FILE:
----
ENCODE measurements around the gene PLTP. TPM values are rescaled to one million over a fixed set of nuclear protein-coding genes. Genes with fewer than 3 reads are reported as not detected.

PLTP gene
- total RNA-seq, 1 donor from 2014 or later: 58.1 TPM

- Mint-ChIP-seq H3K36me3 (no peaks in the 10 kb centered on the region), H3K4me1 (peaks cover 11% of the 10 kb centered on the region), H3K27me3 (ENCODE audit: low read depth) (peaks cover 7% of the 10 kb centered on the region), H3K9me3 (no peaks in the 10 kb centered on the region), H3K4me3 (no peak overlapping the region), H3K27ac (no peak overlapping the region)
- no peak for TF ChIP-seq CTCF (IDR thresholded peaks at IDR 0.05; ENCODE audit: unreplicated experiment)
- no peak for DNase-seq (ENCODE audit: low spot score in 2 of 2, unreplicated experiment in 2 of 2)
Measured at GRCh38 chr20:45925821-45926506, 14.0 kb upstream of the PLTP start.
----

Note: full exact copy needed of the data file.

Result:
ENCODE measurements around the gene PLTP. TPM values are rescaled to one million over a fixed set of nuclear protein-coding genes. Genes with fewer than 3 reads are reported as not detected.

PLTP gene
- total RNA-seq, 1 donor from 2014 or later: 58.1 TPM

- Mint-ChIP-seq H3K36me3 (no peaks in the 10 kb centered on the region), H3K4me1 (peaks cover 11% of the 10 kb centered on the region), H3K27me3 (ENCODE audit: low read depth) (peaks cover 7% of the 10 kb centered on the region), H3K9me3 (no peaks in the 10 kb centered on the region), H3K4me3 (no peak overlapping the region), H3K27ac (no peak overlapping the region)
- no peak for TF ChIP-seq CTCF (IDR thresholded peaks at IDR 0.05; ENCODE audit: unreplicated experiment)
- no peak for DNase-seq (ENCODE audit: low spot score in 2 of 2, unreplicated experiment in 2 of 2)
Measured at GRCh38 chr20:45925821-45926506, 14.0 kb upstream of the PLTP start.